|Hurricane Irene 2011|
When Hurricane Irene came storming her way up the east coast, I'm not sure we thought we'd actually be in the dark...or at least not for as long as we were. We prepared as best we could; we bought gallons of drinking water, froze Ziplock bags full of water, stowed all the outdoor chairs, tables, soccer nets, etc. Hubby filled the second propane tank for the grill, and bought some canned goods and non-fridge food. I did extra loads of laundry ahead of schedule, filled up the dishwasher and ran it, and gathered every candle and match book in the house. We charged the electronics and cell phones, gathered the flashlights and batteries, and filled the bathtub with water. We were prepared for the worst, and hoped for the best. And then at 10:50 am on Sunday, we lost power.
I'm proud to say we weathered Hurricane Irene and the loss of power for 82 hours with as much green grace as we could muster. We lost several trees, and large branches, and a section of fence was knocked down, and ultimately had to toss several pounds of meat, but luckily there was no damage to the house, and we still had running water. For the first few hours, it felt like we were on an adventure, "Survivor Irene", but when the hot water ran out, the electronics ran out of charge, and the kids got bored playing board games, the forced "green" adventure turned the adventurers a bit grouchy. Personally, I'd never experienced a power outage for 82 hours, and it really made me appreciate all the everyday things that we all typically take for granted in a developed country.
We made due with less. No electricity. No hot water. No microwave. None of the modern conveniences we are accustomed to, switching on the lights, running the dishwasher, toasting a bagel, boiling water, reheating food, cooking, making coffee, throwing in a load of laundry, watching TV to name a few. Keeping food cold in the cooler, washing dishes in cold water, and drying them in the sunlight, and later reading and functioning by candlelight made us feel like we'd stepped back into the 1800's. At 6am on Monday morning, hubby began searching for more ice for the coolers. He drove all over to find it, (none of the surrounding stores were open or had ice, so he drove further to a town we knew still had power), and to look for a generator at Home Depot or Lowes. Of course they were sold out, but he put us on a waiting list to rent a generator to keep the food in the main fridge/freezer from spoiling. 28 hours into the outage he was able to rent one, and we were able to plug in the fridge, and a second extension cord to recharged cell phones, iPad, and iPods.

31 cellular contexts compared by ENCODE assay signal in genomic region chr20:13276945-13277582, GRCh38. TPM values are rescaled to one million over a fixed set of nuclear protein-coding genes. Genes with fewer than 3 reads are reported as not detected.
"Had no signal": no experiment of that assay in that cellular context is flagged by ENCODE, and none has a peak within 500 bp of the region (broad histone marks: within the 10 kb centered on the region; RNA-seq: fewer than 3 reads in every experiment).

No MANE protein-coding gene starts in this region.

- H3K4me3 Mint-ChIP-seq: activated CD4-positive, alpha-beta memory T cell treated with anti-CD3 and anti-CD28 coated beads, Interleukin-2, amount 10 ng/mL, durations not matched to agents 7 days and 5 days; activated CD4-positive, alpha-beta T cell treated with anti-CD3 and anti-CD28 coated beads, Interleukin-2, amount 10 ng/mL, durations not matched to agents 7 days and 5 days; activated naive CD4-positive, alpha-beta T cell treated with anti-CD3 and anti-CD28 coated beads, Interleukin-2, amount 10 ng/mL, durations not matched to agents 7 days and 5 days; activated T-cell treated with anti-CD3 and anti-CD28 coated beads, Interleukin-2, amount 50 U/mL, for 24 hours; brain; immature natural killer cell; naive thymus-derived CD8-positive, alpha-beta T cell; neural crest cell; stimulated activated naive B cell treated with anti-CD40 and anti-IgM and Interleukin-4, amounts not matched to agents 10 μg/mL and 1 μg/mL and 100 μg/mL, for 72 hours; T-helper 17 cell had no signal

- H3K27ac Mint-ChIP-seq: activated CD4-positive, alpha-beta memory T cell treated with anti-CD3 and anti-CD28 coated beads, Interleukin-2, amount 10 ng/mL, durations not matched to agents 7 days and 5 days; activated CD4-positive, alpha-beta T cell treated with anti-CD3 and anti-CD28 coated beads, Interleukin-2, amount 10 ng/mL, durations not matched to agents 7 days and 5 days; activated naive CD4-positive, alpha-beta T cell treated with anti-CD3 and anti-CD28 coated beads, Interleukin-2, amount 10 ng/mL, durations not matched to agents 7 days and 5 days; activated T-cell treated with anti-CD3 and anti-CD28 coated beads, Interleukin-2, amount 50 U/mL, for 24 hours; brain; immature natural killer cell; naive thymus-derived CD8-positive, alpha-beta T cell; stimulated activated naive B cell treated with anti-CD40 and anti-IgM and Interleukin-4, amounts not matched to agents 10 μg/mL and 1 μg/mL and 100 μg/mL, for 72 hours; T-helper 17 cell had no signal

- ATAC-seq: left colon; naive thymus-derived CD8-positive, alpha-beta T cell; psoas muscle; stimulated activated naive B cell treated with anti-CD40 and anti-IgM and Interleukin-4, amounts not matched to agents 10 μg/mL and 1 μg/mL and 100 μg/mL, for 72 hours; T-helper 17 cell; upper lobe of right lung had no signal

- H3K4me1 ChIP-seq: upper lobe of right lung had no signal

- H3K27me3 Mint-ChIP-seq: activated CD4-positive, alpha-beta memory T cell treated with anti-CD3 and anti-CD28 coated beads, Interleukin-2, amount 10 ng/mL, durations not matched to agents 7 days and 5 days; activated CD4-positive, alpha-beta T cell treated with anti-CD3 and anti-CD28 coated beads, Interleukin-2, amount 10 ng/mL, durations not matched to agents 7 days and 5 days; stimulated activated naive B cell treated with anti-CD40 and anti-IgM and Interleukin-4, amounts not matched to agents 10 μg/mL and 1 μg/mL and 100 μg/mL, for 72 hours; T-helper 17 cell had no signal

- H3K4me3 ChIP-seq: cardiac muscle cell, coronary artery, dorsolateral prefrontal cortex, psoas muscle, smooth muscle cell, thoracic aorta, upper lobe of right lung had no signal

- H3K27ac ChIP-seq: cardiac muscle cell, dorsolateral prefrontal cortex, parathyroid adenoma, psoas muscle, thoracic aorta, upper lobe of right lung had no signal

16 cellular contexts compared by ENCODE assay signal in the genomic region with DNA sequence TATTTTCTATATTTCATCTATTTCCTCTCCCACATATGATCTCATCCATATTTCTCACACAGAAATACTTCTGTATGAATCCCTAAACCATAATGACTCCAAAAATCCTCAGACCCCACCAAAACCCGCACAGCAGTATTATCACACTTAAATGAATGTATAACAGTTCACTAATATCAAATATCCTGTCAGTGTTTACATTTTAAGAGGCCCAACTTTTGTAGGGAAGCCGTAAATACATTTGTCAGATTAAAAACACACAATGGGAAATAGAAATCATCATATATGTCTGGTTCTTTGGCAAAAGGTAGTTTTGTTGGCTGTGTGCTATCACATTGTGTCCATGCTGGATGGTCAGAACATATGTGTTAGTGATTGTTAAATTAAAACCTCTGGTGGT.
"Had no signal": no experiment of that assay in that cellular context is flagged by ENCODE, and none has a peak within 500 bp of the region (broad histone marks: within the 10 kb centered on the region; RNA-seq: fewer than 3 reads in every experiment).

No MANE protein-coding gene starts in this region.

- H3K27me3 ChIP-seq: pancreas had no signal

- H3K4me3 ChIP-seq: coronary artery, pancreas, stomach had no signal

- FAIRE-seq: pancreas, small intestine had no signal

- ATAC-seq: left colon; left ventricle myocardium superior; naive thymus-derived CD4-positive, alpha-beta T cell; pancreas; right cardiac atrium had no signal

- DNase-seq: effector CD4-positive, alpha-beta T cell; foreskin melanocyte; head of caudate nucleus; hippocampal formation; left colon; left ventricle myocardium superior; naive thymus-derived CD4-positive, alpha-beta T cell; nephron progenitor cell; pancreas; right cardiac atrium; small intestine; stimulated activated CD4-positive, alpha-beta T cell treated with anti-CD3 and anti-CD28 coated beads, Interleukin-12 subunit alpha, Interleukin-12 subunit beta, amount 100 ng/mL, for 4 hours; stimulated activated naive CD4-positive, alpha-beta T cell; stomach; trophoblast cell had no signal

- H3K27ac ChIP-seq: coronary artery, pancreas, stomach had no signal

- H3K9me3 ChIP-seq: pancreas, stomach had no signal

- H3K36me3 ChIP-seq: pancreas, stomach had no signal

As time went on, we developed a great appreciation for the power and appliances that we usually take for granted. On the fourth day without electricity, we decided to try to boost morale (we were all quite grouchy by the time evening rolled around), and used the second generator plug to watch one of my favorite chick flicks, Sweet Home Alabama. We'd just about finished the movie, when the lights and fans came on! The kids whooped and hollered, and we breathed a collective sigh of relief that we'd weathered Hurricane Irene. Let's hope that the predictions from NOAA, for a higher than usual incidence of hurricanes and tropical storms, misses the mark, and we can pick and choose green choices a la carte instead of "a la Hurricane".